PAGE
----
This isn’t quite as outlandish as it may first sound. When I worked for Lockheed Martin Astronautics in the 1990s, one system in fact used punched cards for security codes. In a rocket, flipping just two digits can cause a multi-million dollar disaster, and no one wanted to change the cards for these new-fangled transistor-based systems. Lamarr and Anthiel’s mechanical mini-player piano system was never used by the military.
Moreover, no one is suggesting that modern Wi-Fi uses rolls of punched paper. Clearly, it doesn’t. When they claim that Lamarr “made” Wi-Fi, what they mean is that she invented the idea of frequency hopping, that is, the act of quickly switching from channel to channel, to fool the enemy.
But, again, she didn’t.
First, it’s important to understand what Wi-Fi is and what it isn’t. Wi-Fi is not a social media platform like Twitter or Facebook. It isn’t a computer manufacturer like Apple. It is a communication protocol that enables devices to communicate with each other wirelessly over short distances. It specifies things like what frequencies to use, how to transmit the information, and how to do basic housekeeping stuff like making a connection. When my daughters wail that “the Wi-Fi is down,” what they really mean is that the Huawei modem that uses Wi-Fi to talk to their Apple smartphones and Lenovo laptops is not doing its job, although usually the real culprit turns out to be our broadband provider.
When the Internet is up, Huawei, Lenovo, and Apple devices can use Wi-Fi to communicate because how Wi-Fi works has been published in a series of public documents called specifications. There has been more than one specification for Wi-Fi released over the years. So the technology that Wi-Fi uses depends on which specification you are talking about.
An early version of Wi-Fi did use frequency hopping, but this approach was abandoned because the transmission rate was slow, although legacy systems still exist (and it turns out, are not very secure after all). In contrast, the 1999 Wi-Fi based on IEEE 802.11b uses a coding that is called direct-sequence spread spectrum (DSSS), where frequencies are shifted more quickly than a single bit of information is transmitted: this makes the signal look like noise unless you know the exact sequence of shifting frequencies ahead of time.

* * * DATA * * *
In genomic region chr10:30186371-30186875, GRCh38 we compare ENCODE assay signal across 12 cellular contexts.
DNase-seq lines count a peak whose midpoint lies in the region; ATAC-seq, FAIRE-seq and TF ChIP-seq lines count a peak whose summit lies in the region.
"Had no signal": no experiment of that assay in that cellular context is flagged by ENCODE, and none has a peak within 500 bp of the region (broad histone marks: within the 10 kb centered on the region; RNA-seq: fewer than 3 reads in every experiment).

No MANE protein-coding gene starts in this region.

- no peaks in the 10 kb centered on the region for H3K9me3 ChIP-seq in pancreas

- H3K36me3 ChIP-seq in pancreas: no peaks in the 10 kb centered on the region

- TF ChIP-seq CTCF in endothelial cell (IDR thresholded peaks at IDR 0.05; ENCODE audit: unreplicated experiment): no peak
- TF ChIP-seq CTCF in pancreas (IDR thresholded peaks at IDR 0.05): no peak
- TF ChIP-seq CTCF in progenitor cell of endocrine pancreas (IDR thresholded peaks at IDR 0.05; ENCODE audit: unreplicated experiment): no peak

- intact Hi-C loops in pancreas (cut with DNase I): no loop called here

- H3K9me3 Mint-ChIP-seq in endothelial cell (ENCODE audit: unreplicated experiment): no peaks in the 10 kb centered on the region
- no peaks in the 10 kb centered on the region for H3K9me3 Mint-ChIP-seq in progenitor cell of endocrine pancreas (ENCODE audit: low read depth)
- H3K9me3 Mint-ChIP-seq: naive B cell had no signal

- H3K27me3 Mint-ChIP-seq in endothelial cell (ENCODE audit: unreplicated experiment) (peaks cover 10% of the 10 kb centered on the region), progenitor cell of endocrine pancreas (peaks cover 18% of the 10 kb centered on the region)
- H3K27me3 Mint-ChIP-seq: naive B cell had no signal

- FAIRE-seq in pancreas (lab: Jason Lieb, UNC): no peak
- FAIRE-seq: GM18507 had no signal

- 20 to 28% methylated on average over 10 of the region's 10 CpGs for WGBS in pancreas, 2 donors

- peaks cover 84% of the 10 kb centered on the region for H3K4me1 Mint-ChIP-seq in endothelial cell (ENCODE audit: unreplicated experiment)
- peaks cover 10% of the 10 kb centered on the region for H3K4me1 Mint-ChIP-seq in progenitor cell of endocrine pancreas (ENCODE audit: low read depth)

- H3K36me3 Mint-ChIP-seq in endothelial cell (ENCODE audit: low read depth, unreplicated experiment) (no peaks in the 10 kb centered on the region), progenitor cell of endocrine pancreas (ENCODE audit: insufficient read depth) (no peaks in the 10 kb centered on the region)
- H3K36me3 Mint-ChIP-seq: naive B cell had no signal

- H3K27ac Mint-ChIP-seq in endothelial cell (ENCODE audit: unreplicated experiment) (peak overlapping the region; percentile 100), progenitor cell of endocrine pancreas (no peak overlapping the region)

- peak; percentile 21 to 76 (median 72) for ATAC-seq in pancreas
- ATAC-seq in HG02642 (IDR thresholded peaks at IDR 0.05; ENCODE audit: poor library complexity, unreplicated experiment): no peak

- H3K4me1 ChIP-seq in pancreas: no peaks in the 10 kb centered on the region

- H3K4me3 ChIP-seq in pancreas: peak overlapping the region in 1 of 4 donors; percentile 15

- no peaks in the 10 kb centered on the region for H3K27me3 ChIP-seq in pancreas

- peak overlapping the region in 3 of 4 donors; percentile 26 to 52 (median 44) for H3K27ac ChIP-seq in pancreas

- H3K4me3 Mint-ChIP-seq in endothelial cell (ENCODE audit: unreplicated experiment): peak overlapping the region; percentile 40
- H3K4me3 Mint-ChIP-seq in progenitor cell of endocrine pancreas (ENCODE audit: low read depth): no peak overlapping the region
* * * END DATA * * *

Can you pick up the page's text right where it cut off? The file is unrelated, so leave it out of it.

So far so good: this does sound a bit like Lamarr and Antheil’s system, but there are important differences. For instance, the switching is much faster than Lamarr and Antheil likely envisaged. More importantly, DSSS does not use little synchronized player-piano mechanisms in the transmitter and receiver. Instead, it uses a signal-processing operation called correlation (which is not the same thing as statistical correlation) that doesn’t need precise synchronization.
If we’re going to look for the inventor of DSSS, Dr. Gustav Guanella filed a Swiss patent in 1942 and US patent US2405500 in 1946. In it, he mentions that frequency hopping to scramble systems is already well known, but relying on mechanical devices is impractical. He then goes on to describe something much closer to the DSSS scheme than Lamarr and Antheil’s system. So by that reasoning, it should probably be Dr. Guanella’s photo at the bottom of the Facebook meme instead of Lamarr’s.
The truth is that frequency hopping has been invented, described, or considered over and over again throughout the 20th century. In 2019, writer and physicist Tony Rothman and electrical engineer Glenn Babecki examined patents about frequency hopping in radio. Their aim was to determine whether the claims that Lamarr invented frequency hopping were valid. In fact, they found patent after patent predating Lamarr and Anthiel’s work — by Purlington (in 1940 and 1935); by Broeterjes in 1929; by Chaffee in 1922; by Blackwell, Martin, and Vernam in 1926 — going back to the very dawn of radio with Tesla’s patent in 1903.